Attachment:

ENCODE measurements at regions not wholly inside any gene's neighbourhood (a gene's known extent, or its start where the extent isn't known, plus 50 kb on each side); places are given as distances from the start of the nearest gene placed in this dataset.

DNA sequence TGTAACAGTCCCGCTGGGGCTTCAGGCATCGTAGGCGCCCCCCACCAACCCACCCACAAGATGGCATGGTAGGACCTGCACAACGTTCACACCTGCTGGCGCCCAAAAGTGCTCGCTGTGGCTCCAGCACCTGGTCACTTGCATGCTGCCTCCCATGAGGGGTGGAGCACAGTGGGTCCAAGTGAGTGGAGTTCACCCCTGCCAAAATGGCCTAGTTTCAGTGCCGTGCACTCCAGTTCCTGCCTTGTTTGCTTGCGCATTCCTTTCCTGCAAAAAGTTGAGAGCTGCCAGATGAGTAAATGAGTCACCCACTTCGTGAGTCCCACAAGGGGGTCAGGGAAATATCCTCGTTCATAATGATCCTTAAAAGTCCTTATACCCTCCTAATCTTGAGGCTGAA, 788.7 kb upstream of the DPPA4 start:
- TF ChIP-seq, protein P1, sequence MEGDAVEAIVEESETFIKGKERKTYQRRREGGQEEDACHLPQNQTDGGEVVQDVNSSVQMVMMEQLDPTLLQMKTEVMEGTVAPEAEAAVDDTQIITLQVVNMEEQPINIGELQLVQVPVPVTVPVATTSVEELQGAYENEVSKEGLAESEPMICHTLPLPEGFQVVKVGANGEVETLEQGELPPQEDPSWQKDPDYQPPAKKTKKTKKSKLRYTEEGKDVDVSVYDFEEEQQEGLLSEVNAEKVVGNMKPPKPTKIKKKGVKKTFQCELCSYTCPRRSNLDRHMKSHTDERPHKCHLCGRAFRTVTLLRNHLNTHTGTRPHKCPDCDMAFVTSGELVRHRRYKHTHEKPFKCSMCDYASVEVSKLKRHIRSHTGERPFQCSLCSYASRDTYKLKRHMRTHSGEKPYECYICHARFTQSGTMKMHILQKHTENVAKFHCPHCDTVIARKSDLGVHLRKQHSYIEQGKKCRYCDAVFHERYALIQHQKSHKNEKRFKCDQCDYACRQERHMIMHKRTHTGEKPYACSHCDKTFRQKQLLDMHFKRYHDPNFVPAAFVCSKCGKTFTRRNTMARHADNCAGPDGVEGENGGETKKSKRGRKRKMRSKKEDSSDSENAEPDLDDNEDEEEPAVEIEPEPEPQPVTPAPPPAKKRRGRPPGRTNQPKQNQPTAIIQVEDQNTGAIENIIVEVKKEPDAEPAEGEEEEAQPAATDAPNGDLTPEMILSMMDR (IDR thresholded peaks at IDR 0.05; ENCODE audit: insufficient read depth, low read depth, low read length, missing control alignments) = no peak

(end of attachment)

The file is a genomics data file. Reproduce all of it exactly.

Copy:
ENCODE measurements at regions not wholly inside any gene's neighbourhood (a gene's known extent, or its start where the extent isn't known, plus 50 kb on each side); places are given as distances from the start of the nearest gene placed in this dataset.

DNA sequence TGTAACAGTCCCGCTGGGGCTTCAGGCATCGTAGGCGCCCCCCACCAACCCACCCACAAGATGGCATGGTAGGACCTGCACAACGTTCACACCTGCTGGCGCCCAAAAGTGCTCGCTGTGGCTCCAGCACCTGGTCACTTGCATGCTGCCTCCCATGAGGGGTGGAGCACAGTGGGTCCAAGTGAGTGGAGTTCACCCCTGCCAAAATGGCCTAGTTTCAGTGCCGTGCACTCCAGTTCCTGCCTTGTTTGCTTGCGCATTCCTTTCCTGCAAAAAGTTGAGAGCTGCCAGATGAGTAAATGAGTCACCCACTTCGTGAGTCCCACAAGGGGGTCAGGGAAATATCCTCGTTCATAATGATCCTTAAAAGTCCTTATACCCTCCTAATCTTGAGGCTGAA, 788.7 kb upstream of the DPPA4 start:
- TF ChIP-seq, protein P1, sequence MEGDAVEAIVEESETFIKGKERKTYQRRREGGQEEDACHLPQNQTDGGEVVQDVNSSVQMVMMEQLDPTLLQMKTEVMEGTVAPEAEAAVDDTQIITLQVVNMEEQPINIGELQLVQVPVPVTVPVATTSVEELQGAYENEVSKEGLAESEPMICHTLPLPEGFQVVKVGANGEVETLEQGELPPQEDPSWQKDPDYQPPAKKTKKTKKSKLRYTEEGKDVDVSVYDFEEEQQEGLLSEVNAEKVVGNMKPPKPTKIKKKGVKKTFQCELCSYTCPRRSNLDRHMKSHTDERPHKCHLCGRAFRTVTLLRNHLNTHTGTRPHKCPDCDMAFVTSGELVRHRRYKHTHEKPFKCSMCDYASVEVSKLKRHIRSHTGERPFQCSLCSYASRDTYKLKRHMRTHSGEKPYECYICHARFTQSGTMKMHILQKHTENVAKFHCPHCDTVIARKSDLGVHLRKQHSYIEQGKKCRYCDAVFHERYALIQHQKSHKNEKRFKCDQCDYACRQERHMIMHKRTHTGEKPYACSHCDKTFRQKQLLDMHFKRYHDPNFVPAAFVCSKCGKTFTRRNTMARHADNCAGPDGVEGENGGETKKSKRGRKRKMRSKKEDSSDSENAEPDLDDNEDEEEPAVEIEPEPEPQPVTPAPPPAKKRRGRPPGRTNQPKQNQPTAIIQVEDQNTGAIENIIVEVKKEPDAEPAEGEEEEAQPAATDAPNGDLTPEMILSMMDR (IDR thresholded peaks at IDR 0.05; ENCODE audit: insufficient read depth, low read depth, low read length, missing control alignments) = no peak